The course includes all aspects of the comic genre. We are privileged to have Mike Mignola (Hellboy), Babs Tarr (Batgirl) and Cameron Stewart (Batman: The Dark Knight) as visiting speakers over the past two years. We have strong links with Thought Bubble and London Comic Arts Fair, both of which provide access to a broad international platform of independent comic artists as well as lead artists for Marvel and DC. The course encourages students to identify and develop their own references and influences from the breadth of international comic art.
What is the relevance of the course in a country like India, which by the way has its own set of superheroes?
All countries and cultures tell stories through images; they have their own heroes and villains, cultural reference points, mythologies and narratives. Wherever they exist, there will be people who will want to bring these stories to life. Our graduates will be able to work as storyboard artists, concept visualisers and character developers. Using drawing and image-making to communicate concepts, ideas and narratives is a global language with an international relevance.
The structure and delivery of the curriculum ensure that students are at the centre of the learning process; they will shape the course as much as we do. The specialist nature of the course means that we focus on the specialist skills, knowledge and understanding necessary to sustain a successful career from day one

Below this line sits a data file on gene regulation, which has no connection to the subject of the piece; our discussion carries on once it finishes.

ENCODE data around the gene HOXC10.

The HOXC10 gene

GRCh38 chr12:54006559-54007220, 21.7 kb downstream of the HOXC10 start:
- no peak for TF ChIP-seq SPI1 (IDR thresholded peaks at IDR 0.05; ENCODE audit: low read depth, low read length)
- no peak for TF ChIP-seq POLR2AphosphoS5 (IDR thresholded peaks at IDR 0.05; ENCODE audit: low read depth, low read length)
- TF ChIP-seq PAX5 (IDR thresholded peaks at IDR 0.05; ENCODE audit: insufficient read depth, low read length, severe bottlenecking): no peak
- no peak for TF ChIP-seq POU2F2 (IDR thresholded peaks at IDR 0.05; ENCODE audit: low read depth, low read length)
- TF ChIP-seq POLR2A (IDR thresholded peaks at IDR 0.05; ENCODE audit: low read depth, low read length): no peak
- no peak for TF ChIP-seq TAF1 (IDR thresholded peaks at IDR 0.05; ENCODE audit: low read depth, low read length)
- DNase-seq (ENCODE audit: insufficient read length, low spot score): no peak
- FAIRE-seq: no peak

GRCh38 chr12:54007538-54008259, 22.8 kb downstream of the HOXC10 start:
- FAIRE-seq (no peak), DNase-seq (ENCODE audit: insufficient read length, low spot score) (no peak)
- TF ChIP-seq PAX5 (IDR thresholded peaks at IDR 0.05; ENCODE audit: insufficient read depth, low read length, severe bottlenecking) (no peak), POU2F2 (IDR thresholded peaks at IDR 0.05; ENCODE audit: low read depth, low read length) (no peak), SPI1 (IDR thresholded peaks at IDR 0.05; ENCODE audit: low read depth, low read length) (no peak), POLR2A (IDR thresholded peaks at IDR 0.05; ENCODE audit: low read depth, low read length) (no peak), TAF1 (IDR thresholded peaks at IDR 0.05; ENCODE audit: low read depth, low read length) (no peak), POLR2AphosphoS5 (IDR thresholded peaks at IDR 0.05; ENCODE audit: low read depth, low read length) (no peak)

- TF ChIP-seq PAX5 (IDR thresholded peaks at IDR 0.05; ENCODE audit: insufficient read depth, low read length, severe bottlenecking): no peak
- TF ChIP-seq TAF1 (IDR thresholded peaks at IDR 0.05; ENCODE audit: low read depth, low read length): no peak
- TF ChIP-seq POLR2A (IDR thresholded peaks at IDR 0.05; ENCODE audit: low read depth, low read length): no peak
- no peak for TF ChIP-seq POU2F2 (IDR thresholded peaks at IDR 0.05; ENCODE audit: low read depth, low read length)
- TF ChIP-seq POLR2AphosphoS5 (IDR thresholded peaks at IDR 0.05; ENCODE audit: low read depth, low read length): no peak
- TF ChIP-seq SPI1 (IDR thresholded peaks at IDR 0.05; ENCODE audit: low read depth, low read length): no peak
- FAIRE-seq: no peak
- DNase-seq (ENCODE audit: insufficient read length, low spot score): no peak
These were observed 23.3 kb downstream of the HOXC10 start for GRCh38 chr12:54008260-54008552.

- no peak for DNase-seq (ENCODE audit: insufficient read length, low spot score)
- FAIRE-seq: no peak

Prof Fred Bates, one of the faculty members
And what about the social relevance of the course?
To be an effective visual communicator, you need to understand the historical, social, cultural, political and ethical context of your practice. You need to be aware of the impact your work will have on visual culture and the way people see their world. Being responsible for what you say…to whom…and why is a central question of the course. All degrees at Leeds Arts University encourage students to explore, understand and potentially challenge social and cultural perceptions. We embrace, support and celebrate social responsibility and cultural diversity. The work our students produce makes a difference.